Is Nuclear Power A Renewable Or A Sustainable Energy Source?
Nuclear power is presently a sustainable energy source, but could become completely renewable if the source of uranium changed from mined ore to seawater. Since U extracted is continuously replenished through geologic processes, nuclear would become as endless as solar.
But do renewable and sustainable mean the same thing in the energy world?
Not necessarily. As Professor Jason Donev from the University of Calgary puts it, “Not everything renewable is sustainable, and in turn not everything which is sustainable is necessarily renewable.”
Renewable literally means ‘to make new again’. Any resource that naturally replenishes with time, like the creation of wind or the growth of biological organisms for biomass or biofuels, is certainly renewable. Renewable energy means that the energy humans extract from nature will generally replace itself.
On the other hand, a sustainable energy source can be maintained for a definable period of time, one whose total amount will last for the period of human history that needs it, at the rate it is being used or expected to be used. It may or may not be renewed at some rate.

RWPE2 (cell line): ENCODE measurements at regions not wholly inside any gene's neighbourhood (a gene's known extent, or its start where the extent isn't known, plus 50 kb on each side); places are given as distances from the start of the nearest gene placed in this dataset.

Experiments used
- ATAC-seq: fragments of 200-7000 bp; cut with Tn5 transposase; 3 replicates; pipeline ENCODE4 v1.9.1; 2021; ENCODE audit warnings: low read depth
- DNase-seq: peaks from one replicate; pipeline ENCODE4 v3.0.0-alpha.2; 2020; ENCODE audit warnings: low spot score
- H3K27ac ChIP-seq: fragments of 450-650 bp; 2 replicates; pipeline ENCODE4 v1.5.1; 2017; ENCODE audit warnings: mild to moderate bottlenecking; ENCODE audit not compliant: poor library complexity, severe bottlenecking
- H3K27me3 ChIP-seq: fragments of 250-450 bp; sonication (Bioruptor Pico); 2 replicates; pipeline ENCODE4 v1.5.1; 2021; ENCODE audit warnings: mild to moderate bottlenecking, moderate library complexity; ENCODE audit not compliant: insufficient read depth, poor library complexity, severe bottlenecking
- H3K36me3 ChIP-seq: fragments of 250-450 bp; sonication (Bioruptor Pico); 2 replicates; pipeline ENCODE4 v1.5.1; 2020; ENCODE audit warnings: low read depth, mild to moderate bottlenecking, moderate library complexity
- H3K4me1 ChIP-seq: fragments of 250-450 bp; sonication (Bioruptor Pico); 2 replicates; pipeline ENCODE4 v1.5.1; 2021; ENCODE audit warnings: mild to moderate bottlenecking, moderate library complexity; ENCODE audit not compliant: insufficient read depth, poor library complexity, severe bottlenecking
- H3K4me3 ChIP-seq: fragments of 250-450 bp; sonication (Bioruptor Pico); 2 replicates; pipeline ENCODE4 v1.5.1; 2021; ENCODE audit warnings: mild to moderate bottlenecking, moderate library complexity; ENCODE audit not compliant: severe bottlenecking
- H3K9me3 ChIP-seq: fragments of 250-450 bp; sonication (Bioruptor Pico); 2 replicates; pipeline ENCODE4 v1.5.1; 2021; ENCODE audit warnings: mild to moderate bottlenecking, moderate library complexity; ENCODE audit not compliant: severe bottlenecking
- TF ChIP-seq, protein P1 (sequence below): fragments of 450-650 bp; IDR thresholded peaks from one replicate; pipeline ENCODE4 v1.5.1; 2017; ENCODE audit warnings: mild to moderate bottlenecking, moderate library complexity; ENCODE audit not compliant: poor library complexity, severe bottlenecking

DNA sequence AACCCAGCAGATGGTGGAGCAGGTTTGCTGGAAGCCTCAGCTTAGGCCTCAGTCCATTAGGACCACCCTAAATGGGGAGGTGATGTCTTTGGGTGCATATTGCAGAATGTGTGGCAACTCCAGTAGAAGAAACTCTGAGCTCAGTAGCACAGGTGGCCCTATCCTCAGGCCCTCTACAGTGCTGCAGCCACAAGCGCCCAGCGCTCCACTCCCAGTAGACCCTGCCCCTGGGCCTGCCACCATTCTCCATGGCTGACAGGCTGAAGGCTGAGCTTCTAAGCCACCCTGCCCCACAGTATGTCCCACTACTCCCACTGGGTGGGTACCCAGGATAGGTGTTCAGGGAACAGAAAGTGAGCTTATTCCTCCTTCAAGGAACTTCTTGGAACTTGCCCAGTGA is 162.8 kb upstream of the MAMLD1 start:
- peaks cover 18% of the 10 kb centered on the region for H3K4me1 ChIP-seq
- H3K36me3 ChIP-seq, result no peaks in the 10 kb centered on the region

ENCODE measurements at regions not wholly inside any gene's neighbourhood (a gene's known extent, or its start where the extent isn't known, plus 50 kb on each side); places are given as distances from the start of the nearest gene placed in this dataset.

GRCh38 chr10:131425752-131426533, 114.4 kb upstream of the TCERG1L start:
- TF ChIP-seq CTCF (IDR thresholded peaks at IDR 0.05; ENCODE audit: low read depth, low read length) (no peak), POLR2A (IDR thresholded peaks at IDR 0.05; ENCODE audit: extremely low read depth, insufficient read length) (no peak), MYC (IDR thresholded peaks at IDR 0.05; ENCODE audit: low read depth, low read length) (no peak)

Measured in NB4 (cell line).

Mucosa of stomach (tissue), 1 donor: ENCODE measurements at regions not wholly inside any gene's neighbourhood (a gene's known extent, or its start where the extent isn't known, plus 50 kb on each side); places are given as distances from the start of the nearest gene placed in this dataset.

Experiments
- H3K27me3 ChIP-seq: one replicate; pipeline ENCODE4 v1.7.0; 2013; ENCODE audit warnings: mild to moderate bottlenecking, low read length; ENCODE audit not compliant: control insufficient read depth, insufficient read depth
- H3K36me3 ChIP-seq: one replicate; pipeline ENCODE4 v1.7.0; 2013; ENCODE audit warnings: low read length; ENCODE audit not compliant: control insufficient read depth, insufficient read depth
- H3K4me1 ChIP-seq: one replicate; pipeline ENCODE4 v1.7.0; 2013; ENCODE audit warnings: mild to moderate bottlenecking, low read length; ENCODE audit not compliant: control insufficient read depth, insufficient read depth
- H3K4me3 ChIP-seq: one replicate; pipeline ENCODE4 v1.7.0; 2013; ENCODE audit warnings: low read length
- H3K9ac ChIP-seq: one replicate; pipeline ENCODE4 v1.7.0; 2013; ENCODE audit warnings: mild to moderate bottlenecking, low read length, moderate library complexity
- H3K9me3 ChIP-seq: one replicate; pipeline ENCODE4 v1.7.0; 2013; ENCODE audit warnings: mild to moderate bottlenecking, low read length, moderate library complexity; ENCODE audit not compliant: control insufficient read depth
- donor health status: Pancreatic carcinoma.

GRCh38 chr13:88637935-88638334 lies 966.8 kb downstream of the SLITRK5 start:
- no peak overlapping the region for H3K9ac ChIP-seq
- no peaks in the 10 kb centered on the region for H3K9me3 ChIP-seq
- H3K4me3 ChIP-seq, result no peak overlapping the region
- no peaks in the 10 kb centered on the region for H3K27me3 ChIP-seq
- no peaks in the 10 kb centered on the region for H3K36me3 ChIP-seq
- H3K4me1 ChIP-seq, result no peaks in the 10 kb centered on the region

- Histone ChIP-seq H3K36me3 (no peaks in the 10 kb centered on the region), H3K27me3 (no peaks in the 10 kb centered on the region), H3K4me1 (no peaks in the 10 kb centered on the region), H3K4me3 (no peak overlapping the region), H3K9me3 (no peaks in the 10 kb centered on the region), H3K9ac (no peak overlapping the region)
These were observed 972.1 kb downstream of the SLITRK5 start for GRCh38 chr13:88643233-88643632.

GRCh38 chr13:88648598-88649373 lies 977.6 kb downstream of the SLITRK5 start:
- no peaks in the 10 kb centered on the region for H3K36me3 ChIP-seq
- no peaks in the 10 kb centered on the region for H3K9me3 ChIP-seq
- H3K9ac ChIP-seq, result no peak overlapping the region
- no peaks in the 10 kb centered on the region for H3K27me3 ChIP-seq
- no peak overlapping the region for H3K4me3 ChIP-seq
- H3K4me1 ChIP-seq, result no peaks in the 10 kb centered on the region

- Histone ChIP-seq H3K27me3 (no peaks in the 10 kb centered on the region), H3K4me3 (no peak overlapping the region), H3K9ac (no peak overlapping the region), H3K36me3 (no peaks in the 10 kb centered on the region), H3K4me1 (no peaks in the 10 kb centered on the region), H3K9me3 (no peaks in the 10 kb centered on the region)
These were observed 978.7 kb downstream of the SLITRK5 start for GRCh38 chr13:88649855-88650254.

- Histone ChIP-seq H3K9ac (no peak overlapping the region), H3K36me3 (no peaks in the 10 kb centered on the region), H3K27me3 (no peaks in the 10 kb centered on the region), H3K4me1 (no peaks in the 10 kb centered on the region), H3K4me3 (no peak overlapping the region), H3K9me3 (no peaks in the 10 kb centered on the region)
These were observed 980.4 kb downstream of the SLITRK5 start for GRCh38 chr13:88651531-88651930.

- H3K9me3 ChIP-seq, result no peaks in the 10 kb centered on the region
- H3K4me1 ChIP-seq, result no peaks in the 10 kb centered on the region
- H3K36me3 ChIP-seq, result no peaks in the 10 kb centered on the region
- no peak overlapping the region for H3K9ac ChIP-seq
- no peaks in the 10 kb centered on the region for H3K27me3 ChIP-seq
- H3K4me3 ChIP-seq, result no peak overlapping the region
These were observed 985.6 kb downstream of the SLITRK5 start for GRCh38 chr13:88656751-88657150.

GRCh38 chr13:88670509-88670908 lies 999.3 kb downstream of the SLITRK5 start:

Human energy use is dominated by a small list of primary energy types, of which the following sources are considered to be renewable: Solar power, Wind power, Hydropower, Tidal power and Geothermal energy
Energy sources are considered non-renewable if they take a very long time to be created, like fossil fuels, or if their creation happened long ago and is not likely to happen again, like uranium.
However, we are not running out of coal, oil or natural gas anytime soon. Thanks to fracking, our oil and natural gas reserves keep growing. Just look at Donev’s data visualization to see what’s happened to the amount of economically-recoverable natural gas as a function of time. What was thought to be global gas reserves at the time went from 60,000 Mtoe in 1980 to 170,000 in 2013.